King "PC7" 1980 Indy car car-by-car histories
Grant King's final Indy design was a copy of the Penske PC7, intended for the 1980 Indy 500. The first car was not ready in time in 1980, and although it qualified in 1981 it was bumped. A second was later built for Jim McElreath.
The long-standing team of JC 'Aggie' Agajanian, Grant King and Usona Purcell had abandoned the unsuccessful 1976 Dragons after the 1978 season and used one of the old 1973 Kingfish in 1979, fitted with a Chevrolet stock block engine. Ground effects arrived in CART racing during 1979 as the Penske PC7 and the Chaparral 2K dominated the latter half of the season, so King attempted to build a ground-effect car for 1980, aiming to copy the Penske PC7. His new car could not be prepared in time for qualifying for the 1980 Indy 500, so driver Roger Mears was put into the old 1973 Kingfish, which had no chance of qualifying. Mears qualified the King PC7 in 1981, but was bumped from the lineup, and the car finally made its race debut at the Pocono 500, a farcical USAC race in June 1981 during the depths of the USAC/CART schism where the organisers were so desperate for entries that sprint cars were allowed to fill the grid. In this paltry company, Jan Sneva qualified the King well in eighth place, but retired after just four laps. Veteran Jim McElreath joined the team for the Indy 500 in 1982, the team's only appearance that year, but could not qualify. King then built a second "PC7" for McElreath for 1983 and it is believed to be the car he used to finish in a surprise 11th place at Atlanta in April 1983, but a photograph is needed to establish which of his cars he actually used.
King had by now wound down his racing operations and was producing equipment for the roofing industry. Purcell entered a March using Agajanian's long-standing #98 number in 1983, but that was not a success and for 1984 the Agajanians formed a new partnership with Mike Curb to enter Ligier Indycars for the well-funded Mike Chandler. JC was by now 70, and quite unwell, so his son Chris took over the Agajanian operation. The elder Aggie died in April that year after a long fight against cancer.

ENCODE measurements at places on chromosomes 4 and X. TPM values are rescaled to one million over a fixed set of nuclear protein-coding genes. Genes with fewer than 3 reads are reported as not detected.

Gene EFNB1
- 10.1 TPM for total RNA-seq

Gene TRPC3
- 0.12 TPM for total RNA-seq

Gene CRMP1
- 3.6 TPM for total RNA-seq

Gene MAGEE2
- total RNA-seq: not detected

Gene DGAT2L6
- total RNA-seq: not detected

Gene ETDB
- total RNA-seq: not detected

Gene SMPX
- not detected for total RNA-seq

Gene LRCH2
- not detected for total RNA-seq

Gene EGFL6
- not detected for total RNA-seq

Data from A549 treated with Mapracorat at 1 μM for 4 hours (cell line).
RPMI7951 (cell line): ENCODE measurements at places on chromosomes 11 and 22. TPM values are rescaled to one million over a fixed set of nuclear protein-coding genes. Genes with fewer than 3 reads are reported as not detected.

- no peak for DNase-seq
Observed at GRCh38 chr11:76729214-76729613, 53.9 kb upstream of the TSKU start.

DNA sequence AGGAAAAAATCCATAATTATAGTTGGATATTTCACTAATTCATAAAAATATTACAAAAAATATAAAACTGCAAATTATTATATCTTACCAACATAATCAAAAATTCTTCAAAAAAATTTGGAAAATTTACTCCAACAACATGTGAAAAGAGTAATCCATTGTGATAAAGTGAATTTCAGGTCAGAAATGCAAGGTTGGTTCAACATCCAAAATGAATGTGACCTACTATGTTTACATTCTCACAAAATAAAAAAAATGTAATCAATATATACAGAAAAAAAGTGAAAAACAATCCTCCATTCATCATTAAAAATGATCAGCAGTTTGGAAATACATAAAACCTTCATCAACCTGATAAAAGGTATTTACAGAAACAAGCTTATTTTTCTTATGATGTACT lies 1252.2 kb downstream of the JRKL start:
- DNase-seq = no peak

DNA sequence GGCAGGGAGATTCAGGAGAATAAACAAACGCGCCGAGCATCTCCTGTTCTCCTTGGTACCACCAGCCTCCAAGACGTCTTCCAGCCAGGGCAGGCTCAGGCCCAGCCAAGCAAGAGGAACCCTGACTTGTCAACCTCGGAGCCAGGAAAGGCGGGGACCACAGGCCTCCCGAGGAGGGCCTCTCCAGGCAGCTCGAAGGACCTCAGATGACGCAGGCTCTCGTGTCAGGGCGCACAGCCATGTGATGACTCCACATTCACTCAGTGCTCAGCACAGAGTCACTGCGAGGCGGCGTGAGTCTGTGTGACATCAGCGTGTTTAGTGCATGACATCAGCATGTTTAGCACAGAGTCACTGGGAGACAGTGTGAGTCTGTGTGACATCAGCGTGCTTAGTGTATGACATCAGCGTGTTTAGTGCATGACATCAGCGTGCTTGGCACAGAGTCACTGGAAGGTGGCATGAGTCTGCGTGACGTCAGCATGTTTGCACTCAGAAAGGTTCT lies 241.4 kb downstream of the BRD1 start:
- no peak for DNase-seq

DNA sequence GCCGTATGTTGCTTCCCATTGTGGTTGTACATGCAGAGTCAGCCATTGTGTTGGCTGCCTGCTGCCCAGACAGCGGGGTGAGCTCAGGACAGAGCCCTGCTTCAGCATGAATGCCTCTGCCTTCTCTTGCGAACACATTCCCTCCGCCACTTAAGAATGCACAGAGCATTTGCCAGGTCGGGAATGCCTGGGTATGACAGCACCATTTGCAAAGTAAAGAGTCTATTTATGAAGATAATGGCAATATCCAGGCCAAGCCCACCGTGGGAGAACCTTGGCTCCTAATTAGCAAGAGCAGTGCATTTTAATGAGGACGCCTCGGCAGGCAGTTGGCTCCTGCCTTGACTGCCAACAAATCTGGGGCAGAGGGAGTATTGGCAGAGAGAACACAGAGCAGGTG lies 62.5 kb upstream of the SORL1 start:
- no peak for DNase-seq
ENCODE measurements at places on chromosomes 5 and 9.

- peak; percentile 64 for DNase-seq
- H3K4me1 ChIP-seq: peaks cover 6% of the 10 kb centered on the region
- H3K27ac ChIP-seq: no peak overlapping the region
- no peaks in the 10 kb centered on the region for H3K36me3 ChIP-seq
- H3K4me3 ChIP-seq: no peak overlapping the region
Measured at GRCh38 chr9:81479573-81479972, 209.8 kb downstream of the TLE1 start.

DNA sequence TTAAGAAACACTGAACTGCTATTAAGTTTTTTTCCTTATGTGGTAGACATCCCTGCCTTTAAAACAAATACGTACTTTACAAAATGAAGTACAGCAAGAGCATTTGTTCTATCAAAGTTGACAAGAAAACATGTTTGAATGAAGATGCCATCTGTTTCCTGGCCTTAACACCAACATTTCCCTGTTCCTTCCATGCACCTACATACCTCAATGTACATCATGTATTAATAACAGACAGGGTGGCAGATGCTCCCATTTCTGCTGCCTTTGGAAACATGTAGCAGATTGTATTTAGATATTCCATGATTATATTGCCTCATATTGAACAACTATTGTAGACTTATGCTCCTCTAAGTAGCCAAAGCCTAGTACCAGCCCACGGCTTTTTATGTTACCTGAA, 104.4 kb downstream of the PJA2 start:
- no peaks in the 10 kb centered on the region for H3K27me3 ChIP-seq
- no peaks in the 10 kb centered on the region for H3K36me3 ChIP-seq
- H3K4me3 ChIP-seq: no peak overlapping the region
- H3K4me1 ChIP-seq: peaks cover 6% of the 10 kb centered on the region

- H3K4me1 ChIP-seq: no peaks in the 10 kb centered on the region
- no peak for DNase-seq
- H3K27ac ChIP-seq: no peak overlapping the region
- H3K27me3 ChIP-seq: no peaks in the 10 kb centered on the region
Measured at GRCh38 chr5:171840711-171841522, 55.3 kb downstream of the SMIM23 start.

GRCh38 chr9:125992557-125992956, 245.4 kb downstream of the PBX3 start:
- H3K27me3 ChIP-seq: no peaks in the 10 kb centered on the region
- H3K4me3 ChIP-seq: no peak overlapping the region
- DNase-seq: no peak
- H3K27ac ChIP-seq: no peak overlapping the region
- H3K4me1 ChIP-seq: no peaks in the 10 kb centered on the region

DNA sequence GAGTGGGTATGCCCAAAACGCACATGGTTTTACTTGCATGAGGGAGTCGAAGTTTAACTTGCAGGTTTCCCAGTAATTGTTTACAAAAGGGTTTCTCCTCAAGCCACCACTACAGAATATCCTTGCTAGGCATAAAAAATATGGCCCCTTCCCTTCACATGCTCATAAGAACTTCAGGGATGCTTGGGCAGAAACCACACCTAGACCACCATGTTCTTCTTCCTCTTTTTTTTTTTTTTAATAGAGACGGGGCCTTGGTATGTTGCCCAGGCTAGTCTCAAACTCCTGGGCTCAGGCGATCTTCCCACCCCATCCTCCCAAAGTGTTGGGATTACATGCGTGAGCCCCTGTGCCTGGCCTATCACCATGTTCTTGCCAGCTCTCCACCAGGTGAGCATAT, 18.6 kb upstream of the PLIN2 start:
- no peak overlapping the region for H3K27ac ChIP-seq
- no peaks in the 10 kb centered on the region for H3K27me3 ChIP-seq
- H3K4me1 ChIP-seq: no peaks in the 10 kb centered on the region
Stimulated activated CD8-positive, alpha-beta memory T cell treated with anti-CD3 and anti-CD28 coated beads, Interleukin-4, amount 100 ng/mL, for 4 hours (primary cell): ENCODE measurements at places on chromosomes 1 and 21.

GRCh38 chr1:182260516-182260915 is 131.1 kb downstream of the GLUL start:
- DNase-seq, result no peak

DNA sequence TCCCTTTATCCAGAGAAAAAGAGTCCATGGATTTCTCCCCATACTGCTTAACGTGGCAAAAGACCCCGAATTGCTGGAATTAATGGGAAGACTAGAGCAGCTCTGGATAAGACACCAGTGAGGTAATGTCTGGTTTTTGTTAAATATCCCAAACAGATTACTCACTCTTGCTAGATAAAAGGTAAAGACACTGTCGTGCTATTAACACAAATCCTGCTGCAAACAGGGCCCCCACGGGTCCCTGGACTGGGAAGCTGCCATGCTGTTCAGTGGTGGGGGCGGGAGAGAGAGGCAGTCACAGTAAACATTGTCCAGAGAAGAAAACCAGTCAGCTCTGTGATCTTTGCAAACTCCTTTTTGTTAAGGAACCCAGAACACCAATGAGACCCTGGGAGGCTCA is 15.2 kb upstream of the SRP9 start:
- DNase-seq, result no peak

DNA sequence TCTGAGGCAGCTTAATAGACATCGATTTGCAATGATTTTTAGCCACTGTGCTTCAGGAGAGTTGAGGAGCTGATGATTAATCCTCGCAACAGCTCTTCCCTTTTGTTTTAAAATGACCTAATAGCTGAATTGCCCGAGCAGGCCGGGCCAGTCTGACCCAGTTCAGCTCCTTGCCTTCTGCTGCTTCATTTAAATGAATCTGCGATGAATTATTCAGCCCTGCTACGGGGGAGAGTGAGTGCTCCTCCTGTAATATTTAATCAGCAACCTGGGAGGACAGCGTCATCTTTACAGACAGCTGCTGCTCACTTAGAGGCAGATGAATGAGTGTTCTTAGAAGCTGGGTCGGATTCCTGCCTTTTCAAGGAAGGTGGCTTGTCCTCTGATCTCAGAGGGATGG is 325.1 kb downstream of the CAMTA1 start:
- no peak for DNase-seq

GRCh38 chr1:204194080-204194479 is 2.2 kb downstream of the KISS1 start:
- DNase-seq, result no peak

Built by Grant King as a copy of the Penske PC7 for the 1980 Indy 500, but could not be prepared in time. Roger Mears qualified it for the 1981 Indy 500 but was bumped. Jim McElreath took over the drive for 1982, but did not make an attempt to qualify. The car did not appear again after this, and remained at Grant King's workshops. It was on display in October 2021, still in highly original condition.
Driven by: Roger Mears, Jan Sneva and Jim McElreath. First race: Pocono International Raceway (R2), 21 Jun 1981. Only one recorded race.
After Jim McElreath drove the Agajanian-King "PC7" at the 1982 Indy 500, King built a second "PC7" for McElreath, which he completed using parts from his Penske PC6. This is probably the "PC7" that McElreath used at the Atlanta CART race in early 1983, and may even be the "McElreath" chassis that he used at Michigan and Pocono later that season. The car did not race again, and at some later point was restored by AJ Watson in McElreath's #23 colours and fitted with one of the rare Drake V8 engines. The car was offered at auction in 2011 by Chuck Haines but did not sell, and was next seen when offered in early 2018 as part of William Rolland's collection in Oklahoma City, OK. Bill Throckmorton acquired the car in February 2018, and in December 2018, it was on display at Grant King's old workshop.
Driven by: Jim McElreath. First race: Atlanta International Raceway (R1), 17 Apr 1983. Only one recorded race.
This article has been compiled primarily from press reports. My thanks to Bill Throckmorton for explaining how the two cars were used, and to Tom Osborne for the use of his photograph.
These histories last updated on .